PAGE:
Now, if one merely tried to humbly only say men and women are different, then that would be definitely a truth that isn't only our worldly tendencies alone I think. Still on a higher level:
    Galatians 3:28 There is neither Jew nor Greek, slave nor free, male nor female, for you are all one in Christ Jesus.

    So, it's useful to ask yourself: why did Peter and Paul at first write to slaves to remain slaves, and then later instead wrote for slaves to seek their freedom, and Paul ended up later writing Philemon? It all makes perfect sense in time if you really get the meanings in 1rst Cor chapter 8 and Romans chapter 14 -- that it's really the application.
     
    Last edited: Sep 5, 2019
  5. bbbbbbb

    bbbbbbb Well-Known Member

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    We have slaves to this very day, although we do not call them slaves (perish that thought). Their terms of servitude are not set as being possessions of individuals, but as terms of employment. In actual fact, our slaves are, in many aspects, in a much more perilous state than slaves in previous centuries. For example, in China (an enlightened socialist country) many (if not most) people are employed in factories. They receive just enough income to purchase the necessities of life. They own the clothes on their backs, but no more clothing. The per capita income in China is less than $3,000.00 US. If one gets sick and needs to go to the hospital for treatment, one must have the cash literally in hand or he will be turned out into the street and permitted to perish. When one gets old in China and can no longer work in the factory he is given, by the generous government, an orange jump suit and is assigned to a street cleaning crew. He must find a wood stick and small sticks to tie to the end of it to form a broom for his work. When he can no longer work on the cleaning crew he is left to his son for his care. If he has no son, then he must depend on the kindness of friends who, usually, are in similar straits. Thus, he dies, having been used and discarded as a slave with no economic or other freedom.

    As long as human society exists there will be servitude, whether or not it is called slavery.
     
  6. Yahkov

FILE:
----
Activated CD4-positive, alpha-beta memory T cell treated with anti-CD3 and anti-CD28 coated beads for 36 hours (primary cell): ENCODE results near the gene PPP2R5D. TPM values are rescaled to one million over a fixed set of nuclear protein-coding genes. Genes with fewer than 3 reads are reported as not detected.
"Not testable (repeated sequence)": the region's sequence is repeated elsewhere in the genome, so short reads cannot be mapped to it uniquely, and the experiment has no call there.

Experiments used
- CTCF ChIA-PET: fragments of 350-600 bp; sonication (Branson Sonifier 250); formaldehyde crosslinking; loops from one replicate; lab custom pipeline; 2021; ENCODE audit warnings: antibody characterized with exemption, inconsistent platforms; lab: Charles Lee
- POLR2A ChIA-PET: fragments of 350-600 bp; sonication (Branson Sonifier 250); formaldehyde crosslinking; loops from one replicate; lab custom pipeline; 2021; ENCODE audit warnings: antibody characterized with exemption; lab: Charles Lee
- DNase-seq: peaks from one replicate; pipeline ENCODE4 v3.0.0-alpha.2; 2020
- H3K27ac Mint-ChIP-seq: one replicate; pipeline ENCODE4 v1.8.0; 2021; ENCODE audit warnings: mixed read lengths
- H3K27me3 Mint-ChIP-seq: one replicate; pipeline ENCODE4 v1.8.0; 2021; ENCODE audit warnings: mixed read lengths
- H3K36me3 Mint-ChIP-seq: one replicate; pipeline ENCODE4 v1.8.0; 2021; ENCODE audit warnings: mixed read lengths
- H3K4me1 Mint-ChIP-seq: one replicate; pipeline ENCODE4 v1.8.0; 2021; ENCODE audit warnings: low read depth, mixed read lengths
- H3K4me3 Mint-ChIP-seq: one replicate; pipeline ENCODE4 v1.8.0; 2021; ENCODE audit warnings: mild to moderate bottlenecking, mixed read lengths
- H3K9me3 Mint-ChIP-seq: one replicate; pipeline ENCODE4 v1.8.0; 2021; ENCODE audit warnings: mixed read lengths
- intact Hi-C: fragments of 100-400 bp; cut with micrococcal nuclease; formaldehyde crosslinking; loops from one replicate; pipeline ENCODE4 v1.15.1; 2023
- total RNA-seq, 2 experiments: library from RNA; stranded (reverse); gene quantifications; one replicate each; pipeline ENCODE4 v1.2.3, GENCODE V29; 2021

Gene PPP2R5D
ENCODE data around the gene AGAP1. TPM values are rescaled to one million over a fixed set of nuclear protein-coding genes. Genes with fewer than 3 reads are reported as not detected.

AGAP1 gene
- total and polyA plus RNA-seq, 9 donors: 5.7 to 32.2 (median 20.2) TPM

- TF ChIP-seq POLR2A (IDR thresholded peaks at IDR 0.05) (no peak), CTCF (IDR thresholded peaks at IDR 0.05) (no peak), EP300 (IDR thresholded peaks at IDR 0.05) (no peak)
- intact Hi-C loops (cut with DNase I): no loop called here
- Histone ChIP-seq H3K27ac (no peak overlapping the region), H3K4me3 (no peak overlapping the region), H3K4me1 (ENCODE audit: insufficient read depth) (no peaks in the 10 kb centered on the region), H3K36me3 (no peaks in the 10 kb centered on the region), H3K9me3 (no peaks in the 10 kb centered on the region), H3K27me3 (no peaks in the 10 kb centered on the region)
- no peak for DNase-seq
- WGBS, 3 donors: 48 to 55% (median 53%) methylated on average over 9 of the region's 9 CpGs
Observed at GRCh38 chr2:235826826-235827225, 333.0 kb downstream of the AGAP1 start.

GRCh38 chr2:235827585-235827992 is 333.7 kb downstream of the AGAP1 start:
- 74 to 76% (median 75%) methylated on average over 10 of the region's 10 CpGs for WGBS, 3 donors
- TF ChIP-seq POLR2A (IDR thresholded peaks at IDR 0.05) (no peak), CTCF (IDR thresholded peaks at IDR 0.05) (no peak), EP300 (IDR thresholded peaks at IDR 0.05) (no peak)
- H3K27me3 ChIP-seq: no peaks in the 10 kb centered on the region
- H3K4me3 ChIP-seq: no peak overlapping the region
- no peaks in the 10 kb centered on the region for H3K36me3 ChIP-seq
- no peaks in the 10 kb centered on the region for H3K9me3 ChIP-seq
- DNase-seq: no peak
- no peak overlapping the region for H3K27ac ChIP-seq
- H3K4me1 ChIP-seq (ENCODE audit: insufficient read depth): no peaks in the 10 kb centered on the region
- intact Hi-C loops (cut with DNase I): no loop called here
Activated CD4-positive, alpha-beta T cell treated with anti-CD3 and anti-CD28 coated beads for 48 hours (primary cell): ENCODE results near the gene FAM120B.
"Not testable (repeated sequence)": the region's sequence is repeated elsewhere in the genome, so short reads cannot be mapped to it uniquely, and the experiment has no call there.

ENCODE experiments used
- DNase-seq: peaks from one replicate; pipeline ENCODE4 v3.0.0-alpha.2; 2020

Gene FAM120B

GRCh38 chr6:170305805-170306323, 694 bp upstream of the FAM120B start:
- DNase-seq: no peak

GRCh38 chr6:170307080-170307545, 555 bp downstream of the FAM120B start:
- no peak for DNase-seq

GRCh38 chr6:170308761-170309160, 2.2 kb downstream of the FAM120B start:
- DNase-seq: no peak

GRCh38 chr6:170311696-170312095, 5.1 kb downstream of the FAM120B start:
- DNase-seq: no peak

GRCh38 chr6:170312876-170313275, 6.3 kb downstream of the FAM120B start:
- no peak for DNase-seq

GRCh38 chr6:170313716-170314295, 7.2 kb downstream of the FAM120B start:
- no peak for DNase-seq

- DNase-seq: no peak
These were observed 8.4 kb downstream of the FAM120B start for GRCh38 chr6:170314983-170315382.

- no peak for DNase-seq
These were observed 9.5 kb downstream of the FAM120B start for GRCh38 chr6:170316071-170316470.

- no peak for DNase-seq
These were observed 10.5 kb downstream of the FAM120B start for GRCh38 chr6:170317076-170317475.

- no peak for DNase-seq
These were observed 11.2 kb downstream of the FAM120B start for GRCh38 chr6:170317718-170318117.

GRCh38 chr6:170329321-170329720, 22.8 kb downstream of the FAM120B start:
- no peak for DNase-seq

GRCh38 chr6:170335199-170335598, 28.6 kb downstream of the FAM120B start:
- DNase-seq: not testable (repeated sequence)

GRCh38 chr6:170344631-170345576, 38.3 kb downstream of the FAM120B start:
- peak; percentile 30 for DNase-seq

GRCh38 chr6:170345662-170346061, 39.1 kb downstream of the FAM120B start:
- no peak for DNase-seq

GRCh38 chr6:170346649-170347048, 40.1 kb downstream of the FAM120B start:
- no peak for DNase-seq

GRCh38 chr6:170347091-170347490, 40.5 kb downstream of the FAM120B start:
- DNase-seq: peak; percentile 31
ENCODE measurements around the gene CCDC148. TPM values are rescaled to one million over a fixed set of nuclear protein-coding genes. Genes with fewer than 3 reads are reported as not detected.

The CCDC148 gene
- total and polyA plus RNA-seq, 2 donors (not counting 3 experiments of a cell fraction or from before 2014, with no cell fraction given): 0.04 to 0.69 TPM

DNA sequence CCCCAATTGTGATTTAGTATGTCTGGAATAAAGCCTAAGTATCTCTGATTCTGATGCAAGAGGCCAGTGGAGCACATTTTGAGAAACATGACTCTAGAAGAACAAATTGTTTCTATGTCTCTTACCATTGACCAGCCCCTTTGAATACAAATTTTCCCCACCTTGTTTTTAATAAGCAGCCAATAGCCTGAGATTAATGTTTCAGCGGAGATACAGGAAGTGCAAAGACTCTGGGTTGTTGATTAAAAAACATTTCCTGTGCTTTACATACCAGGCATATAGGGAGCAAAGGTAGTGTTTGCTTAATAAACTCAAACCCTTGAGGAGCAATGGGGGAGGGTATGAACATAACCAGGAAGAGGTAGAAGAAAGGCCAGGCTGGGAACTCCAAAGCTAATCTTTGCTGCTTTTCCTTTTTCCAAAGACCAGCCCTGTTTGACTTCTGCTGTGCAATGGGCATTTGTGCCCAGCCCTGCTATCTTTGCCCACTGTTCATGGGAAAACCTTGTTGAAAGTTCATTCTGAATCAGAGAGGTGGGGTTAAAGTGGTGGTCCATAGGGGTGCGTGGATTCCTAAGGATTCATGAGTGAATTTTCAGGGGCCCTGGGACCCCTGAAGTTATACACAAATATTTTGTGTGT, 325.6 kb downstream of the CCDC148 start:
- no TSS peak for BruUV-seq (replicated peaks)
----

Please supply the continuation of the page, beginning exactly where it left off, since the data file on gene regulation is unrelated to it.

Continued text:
Yahkov Member

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    Excellent post. I can somewhat relate with you here. I grew up Catholic and left the Catholic Church years ago. I suppose I would consider myself nondenominational now? I don't even know these days.

    I am in agreement with you that Sola Scripture is a vital pillar. But you will come to find that Protestant churches are not all the same. A lot of them will follow Scripture alone, but they interpret Scripture differently. I do want to say that most Protestant churches prohibit females from serving as pastors. But I am also afraid that the paradigm is shifting on that.

    In short, and I hope this clears confusion, it's not a simple choice, Catholic or Protestant. Catholic seems to cover a few groups, whereas Protestant churches have split even further within themselves forming a lot of denominations. Even within the same denomination you may experience different doctrine at different churches.

    I believe you are on the correct path. You seem to know the importance of Sola Scripture, you seem to have a good grasp on Scripture comprehension, if you want to surround yourself with like minded believers, you may just have to join the many and go on the hunt for a church. I have never found one that fits perfectly with what I believe, so you may have to weed through what is essential doctrine and be cautious of becoming legalistic.
     
  7. ToBeLoved

    ToBeLoved Well-Known Member Supporter

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    1 Timothy 3:11 doesn’t say that.

    Where did you get that from?